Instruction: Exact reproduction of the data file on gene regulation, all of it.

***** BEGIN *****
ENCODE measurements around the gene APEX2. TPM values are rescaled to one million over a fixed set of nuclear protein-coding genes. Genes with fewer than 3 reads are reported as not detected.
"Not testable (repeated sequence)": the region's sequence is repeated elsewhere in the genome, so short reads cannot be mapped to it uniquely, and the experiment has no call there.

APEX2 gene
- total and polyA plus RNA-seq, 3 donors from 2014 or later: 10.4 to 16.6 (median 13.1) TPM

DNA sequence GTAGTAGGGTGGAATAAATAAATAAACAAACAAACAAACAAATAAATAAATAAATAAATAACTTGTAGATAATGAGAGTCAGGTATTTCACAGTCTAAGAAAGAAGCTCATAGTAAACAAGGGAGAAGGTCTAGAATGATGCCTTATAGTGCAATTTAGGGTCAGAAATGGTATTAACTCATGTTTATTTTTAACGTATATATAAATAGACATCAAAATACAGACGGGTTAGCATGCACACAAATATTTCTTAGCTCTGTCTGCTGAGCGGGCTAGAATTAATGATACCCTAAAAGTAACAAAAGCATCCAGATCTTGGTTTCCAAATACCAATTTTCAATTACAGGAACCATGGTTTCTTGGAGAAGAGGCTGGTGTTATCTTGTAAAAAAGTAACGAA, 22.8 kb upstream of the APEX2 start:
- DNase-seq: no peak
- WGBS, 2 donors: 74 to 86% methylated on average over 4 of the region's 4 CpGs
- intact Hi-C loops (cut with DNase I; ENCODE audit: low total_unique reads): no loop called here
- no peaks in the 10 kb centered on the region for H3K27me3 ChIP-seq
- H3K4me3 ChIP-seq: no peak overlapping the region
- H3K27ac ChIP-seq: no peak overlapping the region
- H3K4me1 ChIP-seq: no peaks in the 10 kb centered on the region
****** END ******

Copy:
ENCODE measurements around the gene APEX2. TPM values are rescaled to one million over a fixed set of nuclear protein-coding genes. Genes with fewer than 3 reads are reported as not detected.
"Not testable (repeated sequence)": the region's sequence is repeated elsewhere in the genome, so short reads cannot be mapped to it uniquely, and the experiment has no call there.

APEX2 gene
- total and polyA plus RNA-seq, 3 donors from 2014 or later: 10.4 to 16.6 (median 13.1) TPM

DNA sequence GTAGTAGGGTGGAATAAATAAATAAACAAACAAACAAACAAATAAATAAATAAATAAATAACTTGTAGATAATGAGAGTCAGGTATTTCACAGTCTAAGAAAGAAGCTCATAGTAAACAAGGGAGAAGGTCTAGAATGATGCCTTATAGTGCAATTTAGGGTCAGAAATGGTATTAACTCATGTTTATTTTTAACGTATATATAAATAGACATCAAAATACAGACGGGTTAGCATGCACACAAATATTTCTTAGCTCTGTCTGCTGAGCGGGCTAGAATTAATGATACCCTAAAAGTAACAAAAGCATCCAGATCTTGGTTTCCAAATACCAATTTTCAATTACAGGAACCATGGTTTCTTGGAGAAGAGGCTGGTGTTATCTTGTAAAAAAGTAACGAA, 22.8 kb upstream of the APEX2 start:
- DNase-seq: no peak
- WGBS, 2 donors: 74 to 86% methylated on average over 4 of the region's 4 CpGs
- intact Hi-C loops (cut with DNase I; ENCODE audit: low total_unique reads): no loop called here
- no peaks in the 10 kb centered on the region for H3K27me3 ChIP-seq
- H3K4me3 ChIP-seq: no peak overlapping the region
- H3K27ac ChIP-seq: no peak overlapping the region
- H3K4me1 ChIP-seq: no peaks in the 10 kb centered on the region